As with all ladders, users must maintain three points of contact at all times and face the ladder as they climb it. It is common to see workers climbing down step type ladders facing forwards like they would if they were stairs. This is quite dangerous and should never be allowed. AS1657 states that steps must be taken to ensure that all workers face the ladder when climbing.
To learn more about our custom made step type ladders please click on the Learn More button below
A vertical ladder is considered the most high risk type of roof access and should only be used when no other access system can be installed. The Managing the Risk of Falls at Workplaces Code of Practice states that all vertical roof access ladders must have either a permanent or temporary fall arrest system installed. You must also provide information and training on how to use the ladder safely, including a rescue plan that has been tried and proven to work. It must be noted that many vertical ladders have cages. However it has been proven that it is very difficult if not at times impossible to perform a rescue within the confines of a cage. For this reason we recommend that if no other access system can be installed and a vertical ladder is the only option, that a permanent fall arrest system be installed with no cage. Due to the very high residual risk of this type of access system and the required training and inductions that must be implemented we recommend that you contact us to discuss this option before deciding to proceed, so you can be made fully aware of your responsibilities.
To learn more about our vertical access ladders please click on the Learn More button.
The term cage ladder can refer to any type of ladder that has a cage. This can include angled, step type and vertical. The main reason for having a cage around a ladder is to prevent the person from falling off the side of the ladder. It does not however prevent them from falling directly down. For this reason caged ladders are not considered to provide fall prevention but only fall protection.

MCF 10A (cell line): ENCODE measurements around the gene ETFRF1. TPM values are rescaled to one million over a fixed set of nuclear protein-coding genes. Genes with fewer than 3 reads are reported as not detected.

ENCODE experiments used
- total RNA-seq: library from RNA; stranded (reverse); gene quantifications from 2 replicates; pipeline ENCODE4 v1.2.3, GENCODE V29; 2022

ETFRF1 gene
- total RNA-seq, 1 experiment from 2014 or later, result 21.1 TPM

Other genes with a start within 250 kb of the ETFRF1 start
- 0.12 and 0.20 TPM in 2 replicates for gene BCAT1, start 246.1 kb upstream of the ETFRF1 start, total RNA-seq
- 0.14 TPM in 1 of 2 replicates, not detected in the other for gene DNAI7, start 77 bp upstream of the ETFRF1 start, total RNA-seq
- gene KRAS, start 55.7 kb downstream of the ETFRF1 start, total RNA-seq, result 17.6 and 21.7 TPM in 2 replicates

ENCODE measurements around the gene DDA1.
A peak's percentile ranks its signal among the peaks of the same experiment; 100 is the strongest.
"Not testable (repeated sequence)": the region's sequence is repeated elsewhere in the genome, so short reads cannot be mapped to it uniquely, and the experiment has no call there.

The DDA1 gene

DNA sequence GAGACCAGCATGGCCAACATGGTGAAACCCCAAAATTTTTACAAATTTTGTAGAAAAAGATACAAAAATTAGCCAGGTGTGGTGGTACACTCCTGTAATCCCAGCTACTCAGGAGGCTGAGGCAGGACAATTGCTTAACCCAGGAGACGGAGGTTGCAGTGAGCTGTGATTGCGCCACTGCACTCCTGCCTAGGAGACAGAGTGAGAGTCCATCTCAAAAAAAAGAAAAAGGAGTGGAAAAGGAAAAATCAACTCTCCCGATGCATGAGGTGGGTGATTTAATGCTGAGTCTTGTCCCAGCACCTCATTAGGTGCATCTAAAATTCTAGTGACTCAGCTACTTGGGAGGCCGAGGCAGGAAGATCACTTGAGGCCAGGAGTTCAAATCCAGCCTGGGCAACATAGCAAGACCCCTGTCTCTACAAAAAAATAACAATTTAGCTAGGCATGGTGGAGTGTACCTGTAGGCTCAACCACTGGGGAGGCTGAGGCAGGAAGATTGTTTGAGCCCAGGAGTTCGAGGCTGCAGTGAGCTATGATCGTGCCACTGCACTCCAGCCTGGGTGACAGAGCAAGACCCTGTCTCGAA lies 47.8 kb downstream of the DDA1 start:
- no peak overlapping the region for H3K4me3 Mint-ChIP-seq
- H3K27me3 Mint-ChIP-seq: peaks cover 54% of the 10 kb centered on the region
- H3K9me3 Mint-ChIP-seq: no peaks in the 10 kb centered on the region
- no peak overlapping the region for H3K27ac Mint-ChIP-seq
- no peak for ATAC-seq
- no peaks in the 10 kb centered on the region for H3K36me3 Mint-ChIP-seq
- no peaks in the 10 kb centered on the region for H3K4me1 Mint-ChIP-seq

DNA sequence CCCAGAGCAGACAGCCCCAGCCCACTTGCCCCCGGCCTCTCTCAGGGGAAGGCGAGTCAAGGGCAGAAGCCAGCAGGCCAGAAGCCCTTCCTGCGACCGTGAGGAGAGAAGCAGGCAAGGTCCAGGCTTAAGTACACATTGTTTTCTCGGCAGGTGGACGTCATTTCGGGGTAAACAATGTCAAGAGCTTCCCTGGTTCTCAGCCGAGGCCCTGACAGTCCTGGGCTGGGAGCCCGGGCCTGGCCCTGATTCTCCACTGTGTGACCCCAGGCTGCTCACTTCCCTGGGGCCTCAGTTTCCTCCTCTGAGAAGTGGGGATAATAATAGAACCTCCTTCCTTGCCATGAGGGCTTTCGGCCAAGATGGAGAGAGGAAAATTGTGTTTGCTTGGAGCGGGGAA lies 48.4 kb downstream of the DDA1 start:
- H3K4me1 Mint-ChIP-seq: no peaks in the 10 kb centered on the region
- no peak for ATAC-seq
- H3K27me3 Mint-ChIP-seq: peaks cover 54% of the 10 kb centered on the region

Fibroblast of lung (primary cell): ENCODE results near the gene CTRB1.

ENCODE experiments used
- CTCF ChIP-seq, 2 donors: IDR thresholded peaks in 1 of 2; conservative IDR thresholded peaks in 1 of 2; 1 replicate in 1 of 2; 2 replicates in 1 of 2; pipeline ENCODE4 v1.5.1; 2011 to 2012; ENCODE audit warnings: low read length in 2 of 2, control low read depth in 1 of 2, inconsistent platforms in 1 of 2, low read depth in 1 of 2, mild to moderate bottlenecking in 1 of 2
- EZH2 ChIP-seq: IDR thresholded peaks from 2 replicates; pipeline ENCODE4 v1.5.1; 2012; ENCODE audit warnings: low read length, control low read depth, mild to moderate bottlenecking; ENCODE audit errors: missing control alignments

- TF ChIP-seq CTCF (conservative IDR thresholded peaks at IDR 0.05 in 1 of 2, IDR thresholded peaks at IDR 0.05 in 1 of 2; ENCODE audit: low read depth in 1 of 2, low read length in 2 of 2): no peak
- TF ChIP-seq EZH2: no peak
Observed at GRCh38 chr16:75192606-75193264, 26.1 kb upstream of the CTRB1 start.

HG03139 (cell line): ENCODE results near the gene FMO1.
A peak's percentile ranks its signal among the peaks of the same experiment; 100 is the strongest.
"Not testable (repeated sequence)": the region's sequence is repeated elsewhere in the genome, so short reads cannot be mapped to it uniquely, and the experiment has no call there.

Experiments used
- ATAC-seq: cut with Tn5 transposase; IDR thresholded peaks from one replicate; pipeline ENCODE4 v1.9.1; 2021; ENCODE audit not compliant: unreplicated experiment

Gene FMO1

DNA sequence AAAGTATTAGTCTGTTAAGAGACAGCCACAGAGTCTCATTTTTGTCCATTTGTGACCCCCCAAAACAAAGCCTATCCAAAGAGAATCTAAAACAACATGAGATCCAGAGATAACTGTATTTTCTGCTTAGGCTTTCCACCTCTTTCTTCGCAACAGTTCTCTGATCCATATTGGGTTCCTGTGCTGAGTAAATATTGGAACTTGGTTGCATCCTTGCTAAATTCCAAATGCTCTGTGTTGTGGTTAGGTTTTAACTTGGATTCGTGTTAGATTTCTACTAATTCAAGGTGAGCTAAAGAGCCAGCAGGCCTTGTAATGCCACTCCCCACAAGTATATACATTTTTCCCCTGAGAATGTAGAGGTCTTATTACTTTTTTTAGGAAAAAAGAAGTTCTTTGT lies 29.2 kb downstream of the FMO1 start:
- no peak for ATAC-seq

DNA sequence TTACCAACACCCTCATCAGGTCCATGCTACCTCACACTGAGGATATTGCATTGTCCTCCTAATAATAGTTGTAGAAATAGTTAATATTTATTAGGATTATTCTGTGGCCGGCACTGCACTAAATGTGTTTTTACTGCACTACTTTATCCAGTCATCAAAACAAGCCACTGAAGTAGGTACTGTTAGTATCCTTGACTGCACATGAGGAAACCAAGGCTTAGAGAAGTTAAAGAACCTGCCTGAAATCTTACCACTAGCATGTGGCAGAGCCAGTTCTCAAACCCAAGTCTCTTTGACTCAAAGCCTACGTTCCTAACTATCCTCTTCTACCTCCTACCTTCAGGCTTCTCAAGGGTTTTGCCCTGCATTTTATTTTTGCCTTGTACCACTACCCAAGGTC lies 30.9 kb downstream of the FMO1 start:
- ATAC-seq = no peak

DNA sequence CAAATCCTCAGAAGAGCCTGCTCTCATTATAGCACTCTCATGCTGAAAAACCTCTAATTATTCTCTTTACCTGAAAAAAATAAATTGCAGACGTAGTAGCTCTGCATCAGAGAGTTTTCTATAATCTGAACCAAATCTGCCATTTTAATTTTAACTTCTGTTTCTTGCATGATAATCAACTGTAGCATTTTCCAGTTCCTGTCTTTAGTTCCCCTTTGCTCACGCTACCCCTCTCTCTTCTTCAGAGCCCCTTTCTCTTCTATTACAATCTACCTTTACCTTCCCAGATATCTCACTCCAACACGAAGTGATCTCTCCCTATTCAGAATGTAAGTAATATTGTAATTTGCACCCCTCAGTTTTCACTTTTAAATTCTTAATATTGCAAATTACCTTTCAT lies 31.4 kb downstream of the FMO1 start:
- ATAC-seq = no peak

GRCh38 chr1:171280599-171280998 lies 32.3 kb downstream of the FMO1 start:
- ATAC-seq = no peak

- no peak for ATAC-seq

For further information on cage ladder please click on the learn more button below.
We are proud to design and manufacture all of our own roof ladders, cages and platforms right here in Brisbane. We use aluminium from a local mill from our own custom made dies. All our designs comply with AS1657 and are custom made to your site. Nothing could be better!
Safe@Heights was started in 2006 in Mansfield and consisted of just one estimator and one installer. Today we have a team of 20 who are made up of office staff, project managers, installers and metal fabricators. All of our staff are full time employees with new members quickly becoming part of our extended family. We proudly support QLD jobs and growth and love to give back to our community. Where possible we source all of our products from within QLD.